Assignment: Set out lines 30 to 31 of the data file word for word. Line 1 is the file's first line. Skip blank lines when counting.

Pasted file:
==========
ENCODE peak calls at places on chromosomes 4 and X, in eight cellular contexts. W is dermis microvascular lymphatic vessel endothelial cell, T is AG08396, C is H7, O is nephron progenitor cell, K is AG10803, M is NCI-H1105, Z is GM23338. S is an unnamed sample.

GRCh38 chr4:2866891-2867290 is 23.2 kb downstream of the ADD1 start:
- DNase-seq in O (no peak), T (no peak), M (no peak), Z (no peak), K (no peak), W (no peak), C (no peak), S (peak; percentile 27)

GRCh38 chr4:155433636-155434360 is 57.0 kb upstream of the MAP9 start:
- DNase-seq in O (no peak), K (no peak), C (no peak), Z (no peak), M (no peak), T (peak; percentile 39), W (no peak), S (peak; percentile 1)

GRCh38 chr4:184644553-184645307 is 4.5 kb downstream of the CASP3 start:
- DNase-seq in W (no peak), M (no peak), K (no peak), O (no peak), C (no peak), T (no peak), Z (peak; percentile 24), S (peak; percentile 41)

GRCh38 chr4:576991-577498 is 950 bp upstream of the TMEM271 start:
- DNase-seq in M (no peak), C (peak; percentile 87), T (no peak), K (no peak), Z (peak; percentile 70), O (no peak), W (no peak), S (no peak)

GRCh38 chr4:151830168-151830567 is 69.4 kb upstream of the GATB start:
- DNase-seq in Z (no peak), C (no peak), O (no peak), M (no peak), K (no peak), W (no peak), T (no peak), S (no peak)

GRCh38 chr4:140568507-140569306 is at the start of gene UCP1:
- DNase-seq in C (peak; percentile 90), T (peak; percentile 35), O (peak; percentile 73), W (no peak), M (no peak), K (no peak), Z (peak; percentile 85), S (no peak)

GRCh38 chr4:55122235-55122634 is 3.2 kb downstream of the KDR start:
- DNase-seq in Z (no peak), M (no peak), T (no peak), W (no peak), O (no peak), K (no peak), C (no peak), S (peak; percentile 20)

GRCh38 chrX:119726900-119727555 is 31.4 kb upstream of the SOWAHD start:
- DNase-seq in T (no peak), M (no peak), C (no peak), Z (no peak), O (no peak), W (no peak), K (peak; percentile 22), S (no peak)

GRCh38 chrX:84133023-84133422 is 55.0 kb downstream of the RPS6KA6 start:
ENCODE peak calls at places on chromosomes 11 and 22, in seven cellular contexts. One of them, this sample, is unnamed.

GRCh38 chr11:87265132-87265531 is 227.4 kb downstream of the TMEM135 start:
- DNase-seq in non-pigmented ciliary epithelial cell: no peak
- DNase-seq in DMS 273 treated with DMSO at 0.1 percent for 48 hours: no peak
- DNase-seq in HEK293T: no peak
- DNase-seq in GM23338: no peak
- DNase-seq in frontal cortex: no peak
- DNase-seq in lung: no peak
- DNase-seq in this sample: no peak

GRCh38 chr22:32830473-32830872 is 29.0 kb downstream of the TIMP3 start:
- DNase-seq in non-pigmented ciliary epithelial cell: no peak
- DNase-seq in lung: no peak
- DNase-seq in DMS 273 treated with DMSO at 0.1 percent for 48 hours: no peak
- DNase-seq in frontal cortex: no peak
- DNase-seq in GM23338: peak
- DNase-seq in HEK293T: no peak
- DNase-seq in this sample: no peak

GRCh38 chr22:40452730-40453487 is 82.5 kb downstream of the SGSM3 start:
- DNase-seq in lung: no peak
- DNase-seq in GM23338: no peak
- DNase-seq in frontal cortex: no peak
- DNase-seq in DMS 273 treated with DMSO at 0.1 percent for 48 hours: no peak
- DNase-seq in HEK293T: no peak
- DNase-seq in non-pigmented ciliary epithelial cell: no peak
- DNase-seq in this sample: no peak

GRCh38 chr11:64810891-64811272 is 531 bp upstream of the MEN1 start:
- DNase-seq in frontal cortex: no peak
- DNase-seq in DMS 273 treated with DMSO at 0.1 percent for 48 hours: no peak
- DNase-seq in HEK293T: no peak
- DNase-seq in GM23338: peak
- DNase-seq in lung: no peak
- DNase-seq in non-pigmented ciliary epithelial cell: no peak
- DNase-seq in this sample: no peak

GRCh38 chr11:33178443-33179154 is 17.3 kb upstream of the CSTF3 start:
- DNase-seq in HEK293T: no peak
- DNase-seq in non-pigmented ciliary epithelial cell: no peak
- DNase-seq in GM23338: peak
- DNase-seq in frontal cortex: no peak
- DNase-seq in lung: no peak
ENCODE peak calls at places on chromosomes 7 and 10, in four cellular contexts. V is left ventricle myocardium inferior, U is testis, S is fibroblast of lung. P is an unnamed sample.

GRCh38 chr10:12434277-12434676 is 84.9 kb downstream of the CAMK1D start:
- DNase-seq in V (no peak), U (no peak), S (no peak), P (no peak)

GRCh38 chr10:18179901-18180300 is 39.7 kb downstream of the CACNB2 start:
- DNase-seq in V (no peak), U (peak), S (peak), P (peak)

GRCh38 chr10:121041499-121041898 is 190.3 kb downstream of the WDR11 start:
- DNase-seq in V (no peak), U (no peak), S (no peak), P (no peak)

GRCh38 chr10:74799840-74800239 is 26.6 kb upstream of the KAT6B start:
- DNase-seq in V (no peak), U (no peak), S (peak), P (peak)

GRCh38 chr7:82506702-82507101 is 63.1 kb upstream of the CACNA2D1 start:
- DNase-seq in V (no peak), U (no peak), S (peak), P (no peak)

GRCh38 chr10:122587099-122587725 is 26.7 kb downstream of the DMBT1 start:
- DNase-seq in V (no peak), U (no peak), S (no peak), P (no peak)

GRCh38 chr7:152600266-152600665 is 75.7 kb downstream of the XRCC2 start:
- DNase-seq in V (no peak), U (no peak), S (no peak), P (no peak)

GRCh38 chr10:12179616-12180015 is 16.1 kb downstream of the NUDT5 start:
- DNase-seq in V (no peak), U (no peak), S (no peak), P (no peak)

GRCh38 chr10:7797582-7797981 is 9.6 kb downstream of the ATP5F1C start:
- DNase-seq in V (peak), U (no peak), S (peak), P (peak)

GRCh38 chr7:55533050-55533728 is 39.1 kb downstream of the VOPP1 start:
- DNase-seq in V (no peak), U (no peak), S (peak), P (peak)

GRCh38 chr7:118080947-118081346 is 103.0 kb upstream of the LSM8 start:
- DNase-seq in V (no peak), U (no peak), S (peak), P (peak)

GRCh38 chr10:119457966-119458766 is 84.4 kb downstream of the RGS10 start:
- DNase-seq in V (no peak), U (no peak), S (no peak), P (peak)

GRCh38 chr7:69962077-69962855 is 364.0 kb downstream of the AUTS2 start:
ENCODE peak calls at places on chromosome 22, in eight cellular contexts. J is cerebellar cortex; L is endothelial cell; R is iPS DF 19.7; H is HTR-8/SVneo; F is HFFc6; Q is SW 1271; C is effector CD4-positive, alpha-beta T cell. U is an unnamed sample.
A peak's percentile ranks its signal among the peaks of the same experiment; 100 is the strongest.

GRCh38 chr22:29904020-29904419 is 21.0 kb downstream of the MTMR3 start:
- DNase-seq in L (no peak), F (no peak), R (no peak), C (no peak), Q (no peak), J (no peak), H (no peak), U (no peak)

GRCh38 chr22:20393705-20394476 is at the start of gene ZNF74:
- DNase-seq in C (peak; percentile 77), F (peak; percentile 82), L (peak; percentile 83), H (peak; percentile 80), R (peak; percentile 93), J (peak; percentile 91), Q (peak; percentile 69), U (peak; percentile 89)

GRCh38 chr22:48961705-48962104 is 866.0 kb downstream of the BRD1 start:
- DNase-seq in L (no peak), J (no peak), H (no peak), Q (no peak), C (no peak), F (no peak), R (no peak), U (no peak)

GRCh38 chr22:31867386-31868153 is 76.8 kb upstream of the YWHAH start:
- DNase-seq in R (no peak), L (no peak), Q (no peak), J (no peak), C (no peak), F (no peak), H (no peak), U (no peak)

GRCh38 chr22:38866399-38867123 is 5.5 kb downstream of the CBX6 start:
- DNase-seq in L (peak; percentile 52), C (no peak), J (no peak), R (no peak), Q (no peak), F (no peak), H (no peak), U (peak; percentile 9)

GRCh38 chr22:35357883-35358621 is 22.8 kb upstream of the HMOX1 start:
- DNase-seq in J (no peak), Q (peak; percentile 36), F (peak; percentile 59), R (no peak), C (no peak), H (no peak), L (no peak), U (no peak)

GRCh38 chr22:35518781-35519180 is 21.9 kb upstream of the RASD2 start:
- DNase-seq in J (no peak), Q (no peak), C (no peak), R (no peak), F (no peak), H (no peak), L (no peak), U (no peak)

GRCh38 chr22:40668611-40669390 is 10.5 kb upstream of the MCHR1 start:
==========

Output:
- DNase-seq in lung: no peak
- DNase-seq in DMS 273 treated with DMSO at 0.1 percent for 48 hours: no peak